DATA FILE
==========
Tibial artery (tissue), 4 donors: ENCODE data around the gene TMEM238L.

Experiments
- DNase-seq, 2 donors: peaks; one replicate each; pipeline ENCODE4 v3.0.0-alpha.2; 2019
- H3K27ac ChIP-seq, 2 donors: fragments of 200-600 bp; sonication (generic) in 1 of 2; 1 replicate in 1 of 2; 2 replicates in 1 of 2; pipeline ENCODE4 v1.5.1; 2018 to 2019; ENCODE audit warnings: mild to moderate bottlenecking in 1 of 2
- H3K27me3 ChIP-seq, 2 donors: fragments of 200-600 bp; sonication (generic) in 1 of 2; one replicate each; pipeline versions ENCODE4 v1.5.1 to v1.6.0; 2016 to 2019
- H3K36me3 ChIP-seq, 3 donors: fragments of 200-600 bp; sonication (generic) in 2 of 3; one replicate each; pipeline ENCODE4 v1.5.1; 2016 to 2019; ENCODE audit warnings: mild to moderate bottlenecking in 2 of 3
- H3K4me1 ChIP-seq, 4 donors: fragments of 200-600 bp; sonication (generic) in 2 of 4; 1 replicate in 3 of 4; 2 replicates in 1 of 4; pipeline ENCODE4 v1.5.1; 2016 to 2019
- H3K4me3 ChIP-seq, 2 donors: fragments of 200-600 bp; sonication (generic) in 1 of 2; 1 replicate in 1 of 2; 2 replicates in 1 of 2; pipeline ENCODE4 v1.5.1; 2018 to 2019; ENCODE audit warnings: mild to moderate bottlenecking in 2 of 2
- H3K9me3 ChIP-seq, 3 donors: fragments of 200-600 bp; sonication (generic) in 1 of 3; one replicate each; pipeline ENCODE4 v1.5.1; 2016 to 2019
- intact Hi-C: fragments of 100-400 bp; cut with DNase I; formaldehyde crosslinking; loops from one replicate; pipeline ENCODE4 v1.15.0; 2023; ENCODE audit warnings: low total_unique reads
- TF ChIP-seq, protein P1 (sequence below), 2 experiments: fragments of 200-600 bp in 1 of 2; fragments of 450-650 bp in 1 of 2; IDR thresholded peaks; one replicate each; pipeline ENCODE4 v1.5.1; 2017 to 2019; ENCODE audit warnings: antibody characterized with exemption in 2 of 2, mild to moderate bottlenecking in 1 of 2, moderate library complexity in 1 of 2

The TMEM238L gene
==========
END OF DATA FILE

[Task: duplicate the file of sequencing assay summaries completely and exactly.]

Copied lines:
Tibial artery (tissue), 4 donors: ENCODE data around the gene TMEM238L.

Experiments
- DNase-seq, 2 donors: peaks; one replicate each; pipeline ENCODE4 v3.0.0-alpha.2; 2019
- H3K27ac ChIP-seq, 2 donors: fragments of 200-600 bp; sonication (generic) in 1 of 2; 1 replicate in 1 of 2; 2 replicates in 1 of 2; pipeline ENCODE4 v1.5.1; 2018 to 2019; ENCODE audit warnings: mild to moderate bottlenecking in 1 of 2
- H3K27me3 ChIP-seq, 2 donors: fragments of 200-600 bp; sonication (generic) in 1 of 2; one replicate each; pipeline versions ENCODE4 v1.5.1 to v1.6.0; 2016 to 2019
- H3K36me3 ChIP-seq, 3 donors: fragments of 200-600 bp; sonication (generic) in 2 of 3; one replicate each; pipeline ENCODE4 v1.5.1; 2016 to 2019; ENCODE audit warnings: mild to moderate bottlenecking in 2 of 3
- H3K4me1 ChIP-seq, 4 donors: fragments of 200-600 bp; sonication (generic) in 2 of 4; 1 replicate in 3 of 4; 2 replicates in 1 of 4; pipeline ENCODE4 v1.5.1; 2016 to 2019
- H3K4me3 ChIP-seq, 2 donors: fragments of 200-600 bp; sonication (generic) in 1 of 2; 1 replicate in 1 of 2; 2 replicates in 1 of 2; pipeline ENCODE4 v1.5.1; 2018 to 2019; ENCODE audit warnings: mild to moderate bottlenecking in 2 of 2
- H3K9me3 ChIP-seq, 3 donors: fragments of 200-600 bp; sonication (generic) in 1 of 3; one replicate each; pipeline ENCODE4 v1.5.1; 2016 to 2019
- intact Hi-C: fragments of 100-400 bp; cut with DNase I; formaldehyde crosslinking; loops from one replicate; pipeline ENCODE4 v1.15.0; 2023; ENCODE audit warnings: low total_unique reads
- TF ChIP-seq, protein P1 (sequence below), 2 experiments: fragments of 200-600 bp in 1 of 2; fragments of 450-650 bp in 1 of 2; IDR thresholded peaks; one replicate each; pipeline ENCODE4 v1.5.1; 2017 to 2019; ENCODE audit warnings: antibody characterized with exemption in 2 of 2, mild to moderate bottlenecking in 1 of 2, moderate library complexity in 1 of 2

The TMEM238L gene